Good Morning Bedlam’s members are all in their twenties and they fit together jaggedly — There’s the guitarist and lead singer, tee-shirted, ponytailed and wavy haired. The cellist with her heeled booties and highly maintained short short hair, who sings with the saccharine smile of a theatre major, but who moves languidly. The banjo player with his knee length gray blazer, bowler hat, loose gray trousers and tight satin vest — He only plays with his eyes closed, but his fingers move at lightning speed. And finally the fiddler, standing no taller than 5’2’’ with her boxy white tee shirt and blue jeans, her tightly curled hair is loosely ponied behind her ears and when she sings, oh my when she sings! Her voice is bluesy and folksy and haunting and I spend most of the evening watching her.
The crowd claps when prompted and shouts when a string is plucked particularly hard. We’re here for it. After the show I tell the fiddler we came to Thomas to see them for Carl’s birthday. It’s not entirely true, but it’s certainly not a lie.
Our next Thursday in Thomas came one year later — Just after Carl’s birthday we arrived late-afternoon after a visit to Frank Lloyd Wright’s Kentuck Knob house in Ohiopyle and a trio of waterfall hikes in Swallow Falls State Park. A cold and rainy morning gave way to a cold and sunny afternoon, and by the time we splayed onto the bed at The Fiddle, we were exhausted.
A hot lunch at Hellbender Burrito in Davis was our reviver. An unassuming place from the outside, Hellbender has over 700 Google reviews, a 4.6 star rating, and a menu that’s incredibly vegetarian friendly. We had a surprisingly good cucumber and tofu special dubbed “Goofy Foot” along with a Stumptown IPA — Just what the frosty day needed. The beer list extensive, the burritos winners, and the bathrooms X-Files themed, this was a treasure to find.
This burrito paved the way for the following three nights. Thursday, Friday and Saturday saw days filled with forest and waterfall hikes, afternoons stuffed with burritos, and nights in the Purple Fiddle, catching three shows from three very different bands.
Thursday’s band, Ferdinand the Bull, was a Pittsburgh native, just like ourselves. It felt odd to travel for hours to see a band who plays throughout the city with frequency, but the members seemed at home in the West Virginia venue. The lead singer, mid-twenties decked in flannel with a mop of shoulder length brown hair and three day old facial scruff, sang with a folksy voice fitting for the mountains. His co-singer had a higher pitched and crackly Avett Brothers-esque sound, and would rock back and forth in skinny jeans while plucking a mandolin. Behind them stood a glasses-and-button-down-shirt-donning standing bass player, and the percussionist (my favorite member!) sitting on a speaker and drumming it with brushes. Out of all the members he seemed the most bored, with a resting frown face and trucker hat on his wavy hair, but every now and then something would catch his eye and he’d smile the widest grin.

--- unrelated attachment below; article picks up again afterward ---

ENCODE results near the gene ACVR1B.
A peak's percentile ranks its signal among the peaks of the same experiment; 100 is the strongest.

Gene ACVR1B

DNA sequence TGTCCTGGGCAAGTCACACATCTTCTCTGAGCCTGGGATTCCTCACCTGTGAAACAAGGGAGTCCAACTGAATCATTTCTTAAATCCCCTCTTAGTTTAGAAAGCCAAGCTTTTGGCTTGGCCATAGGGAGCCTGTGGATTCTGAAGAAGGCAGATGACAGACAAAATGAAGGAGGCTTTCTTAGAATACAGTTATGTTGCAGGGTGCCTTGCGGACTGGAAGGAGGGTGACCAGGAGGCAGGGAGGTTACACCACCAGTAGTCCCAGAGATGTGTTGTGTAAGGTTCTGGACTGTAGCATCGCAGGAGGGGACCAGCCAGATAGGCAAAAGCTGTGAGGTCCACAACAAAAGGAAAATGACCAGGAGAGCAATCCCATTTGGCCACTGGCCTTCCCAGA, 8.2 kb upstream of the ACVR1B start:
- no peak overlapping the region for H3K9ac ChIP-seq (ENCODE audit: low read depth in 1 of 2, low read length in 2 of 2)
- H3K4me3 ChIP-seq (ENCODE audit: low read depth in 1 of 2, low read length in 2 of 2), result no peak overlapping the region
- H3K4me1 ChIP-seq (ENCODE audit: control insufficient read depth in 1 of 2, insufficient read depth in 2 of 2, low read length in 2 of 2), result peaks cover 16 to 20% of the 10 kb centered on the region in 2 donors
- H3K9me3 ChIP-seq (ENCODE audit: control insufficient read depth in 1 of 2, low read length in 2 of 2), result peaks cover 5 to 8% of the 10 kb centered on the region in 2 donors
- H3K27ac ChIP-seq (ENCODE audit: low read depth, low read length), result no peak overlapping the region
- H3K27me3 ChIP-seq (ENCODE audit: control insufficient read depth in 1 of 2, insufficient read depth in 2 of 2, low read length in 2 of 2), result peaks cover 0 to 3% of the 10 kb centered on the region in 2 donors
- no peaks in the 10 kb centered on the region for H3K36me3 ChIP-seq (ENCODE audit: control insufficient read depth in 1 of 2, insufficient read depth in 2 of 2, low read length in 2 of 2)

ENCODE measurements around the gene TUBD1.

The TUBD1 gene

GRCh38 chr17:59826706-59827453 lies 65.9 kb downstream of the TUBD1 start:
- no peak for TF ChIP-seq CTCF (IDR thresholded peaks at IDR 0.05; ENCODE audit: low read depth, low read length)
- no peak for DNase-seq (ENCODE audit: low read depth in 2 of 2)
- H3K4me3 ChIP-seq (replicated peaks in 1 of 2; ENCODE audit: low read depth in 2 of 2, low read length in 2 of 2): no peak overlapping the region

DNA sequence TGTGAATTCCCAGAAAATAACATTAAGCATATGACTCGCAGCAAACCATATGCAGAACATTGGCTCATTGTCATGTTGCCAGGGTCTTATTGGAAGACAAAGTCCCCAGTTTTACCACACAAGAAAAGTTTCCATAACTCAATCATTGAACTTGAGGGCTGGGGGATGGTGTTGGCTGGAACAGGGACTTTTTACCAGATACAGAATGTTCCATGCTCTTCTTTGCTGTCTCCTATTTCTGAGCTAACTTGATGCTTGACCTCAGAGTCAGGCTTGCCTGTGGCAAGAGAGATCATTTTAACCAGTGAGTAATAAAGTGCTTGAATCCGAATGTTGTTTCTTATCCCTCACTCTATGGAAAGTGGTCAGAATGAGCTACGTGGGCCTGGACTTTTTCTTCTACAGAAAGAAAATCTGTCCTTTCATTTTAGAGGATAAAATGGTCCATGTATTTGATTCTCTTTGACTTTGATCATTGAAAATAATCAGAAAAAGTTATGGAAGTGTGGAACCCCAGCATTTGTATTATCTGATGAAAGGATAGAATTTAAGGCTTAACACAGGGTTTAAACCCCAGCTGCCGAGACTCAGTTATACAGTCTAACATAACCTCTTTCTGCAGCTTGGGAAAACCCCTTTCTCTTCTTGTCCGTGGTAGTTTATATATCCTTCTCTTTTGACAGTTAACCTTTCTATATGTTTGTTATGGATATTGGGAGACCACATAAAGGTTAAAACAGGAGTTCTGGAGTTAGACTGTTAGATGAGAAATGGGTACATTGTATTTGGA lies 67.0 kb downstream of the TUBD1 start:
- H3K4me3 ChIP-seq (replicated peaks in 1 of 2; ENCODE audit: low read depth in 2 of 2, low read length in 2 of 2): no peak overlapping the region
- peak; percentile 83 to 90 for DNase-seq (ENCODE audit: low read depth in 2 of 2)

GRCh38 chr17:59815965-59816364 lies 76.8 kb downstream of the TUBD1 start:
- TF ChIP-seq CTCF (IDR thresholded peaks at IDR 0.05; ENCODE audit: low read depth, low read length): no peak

The only thing that made it apparent the band was comprised of out-of-towners was the girlfriend of one band member sitting in a front row seat, wearing a floor length head scarf of pink tulle and victorian ruffled skirt, who would take to blowing bubbles towards the stage throughout the show.
The set list was two parts original songs and one part covers. Again, the Thursday performance began with only a dozen in the audience and were shy to clap, but at the show’s close every single person was up and dancing to a cover of “Take On Me” sung by the crackly voiced co-pilot. Throughout our hike the next day I had a slight pain in my knee and realized mid-afternoon it was from 2+ hours worth of stomping with that leg the night prior.
Friday night at The Fiddle is jammed. The pews in the back of the room, decorative throughout the week, are filled to capacity. The many members of The Jakob’s Ferry Stragglers fill the stage. A trilby-hatted banjo player plays beside a fedora-d fiddler standing next to the trucker hatted guitarist, beside the blonde slide guitarist, who stood in front of the wild haired standing bass player. The band members themselves are scattered throughout West Virginia and Pennsylvania, but this band is the most bluegrassy of all the bands I’ve seen at The Fiddle.